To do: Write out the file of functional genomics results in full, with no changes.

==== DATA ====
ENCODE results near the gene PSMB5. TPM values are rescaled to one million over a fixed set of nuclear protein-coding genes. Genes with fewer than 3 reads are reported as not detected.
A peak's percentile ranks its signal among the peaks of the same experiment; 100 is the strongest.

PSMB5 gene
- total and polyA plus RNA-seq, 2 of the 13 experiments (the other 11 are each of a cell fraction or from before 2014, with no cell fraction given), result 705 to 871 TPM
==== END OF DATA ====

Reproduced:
ENCODE results near the gene PSMB5. TPM values are rescaled to one million over a fixed set of nuclear protein-coding genes. Genes with fewer than 3 reads are reported as not detected.
A peak's percentile ranks its signal among the peaks of the same experiment; 100 is the strongest.

PSMB5 gene
- total and polyA plus RNA-seq, 2 of the 13 experiments (the other 11 are each of a cell fraction or from before 2014, with no cell fraction given), result 705 to 871 TPM